Hong Kong is part of China. But administered separately from the rest of the People’s Republic of China, the territory respects civil liberties while hosting the world’s freest economy.
Demonstrators are pressing Beijing to make good on its promise of democratic rule and free elections. But the PRC will not, indeed, cannot, give residents of Hong Kong what it refuses to give the rest of its citizens. The city’s future depends on finding a compromise that preserves Hong Kong’s freedom and peace.
The British colony grew out of imperial China’s weakness. London seized Hong Kong Island, then the Kowloon Peninsula, and later “leased” the New Territories. In 1997 the latter’s 99-year term ran out. At which point Beijing was legally entitled to take back the New Territories.
Dividing Hong Kong would have been a practical nightmare. And Beijing might not have continued to honor territorial cessions forced more than a century before. So in 1984 London agreed to the full territory’s return.
One wonders: What if Prime Minister Margaret Thatcher had scheduled a referendum in which the territory’s residents could freely express their decision?
At the time a still weak and isolated Beijing probably would have felt little choice but to accept an adverse vote. However, the PRC might have chosen to bide its time, as it has done with Taiwan, and now would be demanding the territory’s return.
Returning Hong Kong meant transferring millions of people to communist China. The PRC committed to respect Hong Kong’s uniqueness for a half century.
However, Beijing never promised to hold fully free elections. Rather, it stated: “The chief executive will be appointed by the Central People’s Government on the basis of the results of elections or consultations to be held locally.”
The Basic Law (essentially the territory’s constitution), approved six years later by Beijing, provided for “nomination by a broadly representative nominating committee in accordance with democratic procedures.” The PRC claims that is what it is implementing.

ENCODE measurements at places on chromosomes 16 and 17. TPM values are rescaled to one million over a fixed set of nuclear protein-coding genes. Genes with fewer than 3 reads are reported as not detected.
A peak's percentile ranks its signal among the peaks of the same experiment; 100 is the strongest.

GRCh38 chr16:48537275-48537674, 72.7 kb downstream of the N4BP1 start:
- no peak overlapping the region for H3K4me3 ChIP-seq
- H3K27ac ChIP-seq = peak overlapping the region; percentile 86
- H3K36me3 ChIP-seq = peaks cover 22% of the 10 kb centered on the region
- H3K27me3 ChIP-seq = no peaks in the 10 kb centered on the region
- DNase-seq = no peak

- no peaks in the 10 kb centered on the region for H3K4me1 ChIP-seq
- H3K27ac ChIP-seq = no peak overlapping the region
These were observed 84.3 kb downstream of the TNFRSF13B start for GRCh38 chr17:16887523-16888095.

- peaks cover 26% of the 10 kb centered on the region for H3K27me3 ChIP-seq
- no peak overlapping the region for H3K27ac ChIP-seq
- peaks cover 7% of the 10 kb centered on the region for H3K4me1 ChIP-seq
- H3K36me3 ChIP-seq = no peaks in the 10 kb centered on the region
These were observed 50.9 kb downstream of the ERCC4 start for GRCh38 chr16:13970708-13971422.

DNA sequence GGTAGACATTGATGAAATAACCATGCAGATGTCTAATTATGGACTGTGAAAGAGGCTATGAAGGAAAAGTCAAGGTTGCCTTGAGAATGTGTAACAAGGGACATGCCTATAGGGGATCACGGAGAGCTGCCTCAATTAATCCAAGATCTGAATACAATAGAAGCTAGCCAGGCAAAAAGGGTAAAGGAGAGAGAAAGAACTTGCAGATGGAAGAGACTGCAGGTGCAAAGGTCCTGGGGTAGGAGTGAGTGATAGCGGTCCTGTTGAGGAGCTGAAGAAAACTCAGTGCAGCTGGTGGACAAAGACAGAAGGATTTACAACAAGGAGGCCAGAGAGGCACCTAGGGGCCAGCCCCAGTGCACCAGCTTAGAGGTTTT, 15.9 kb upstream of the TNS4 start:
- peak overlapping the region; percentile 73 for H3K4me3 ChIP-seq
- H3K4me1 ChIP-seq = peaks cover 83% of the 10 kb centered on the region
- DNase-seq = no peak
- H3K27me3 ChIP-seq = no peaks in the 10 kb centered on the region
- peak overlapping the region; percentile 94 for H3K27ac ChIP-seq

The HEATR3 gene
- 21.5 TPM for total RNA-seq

As of 2017 residents will be able to elect their ruler, but only from candidates vetted by Beijing. It won’t be real democracy, but then, there never was much chance that the Chinese Communist Party would institute real democracy in any area under its control.
That’s not fair to Hong Kong’s residents. So it’s impossible not to admire the protestors. However, their very passion threatens their objective. They have divided over tactics and sparked criticism from some other residents.
The greatest risk is that the Chinese leadership might believe it must choose between repression and either chaos or democracy. In 1989 the CCP sent in tanks to clear democracy-minded demonstrators out of Tiananmen Square.
Beijing would pay an even higher price for cracking down in Hong Kong. Still, the Chinese regime places self-preservation above everything else.
Moreover, if China violently dispersed the protestors, it would not likely stop there. Media freedom and judicial independence also would be at risk.
This week tensions eased as demonstrators and government officials agreed to talks. Democracy advocates should temper their idealism with an acute sense of pragmatism.
Beijing might sacrifice the territory’s chief executive, Leung Chun-ying, and make other concessions, such as broadening the nomination process. But the PRC will insist that Chinese officials, not Hong Kong residents, be in charge.
Unfortunately, as I write in Forbes online, “Nothing the U.S. does can bring democracy to the territory. To the contrary, the more Washington attempts to intervene, the more likely China is to perceive the demonstrators to be threats.”
Democracy advocates have moral right on their side. Still, raw power is likely to prevail in any showdown. The protestors must temper idealism with prudence. They must not allow the perfect to become the enemy of the good for their own sake—and ultimately that of Hong Kong and China as well.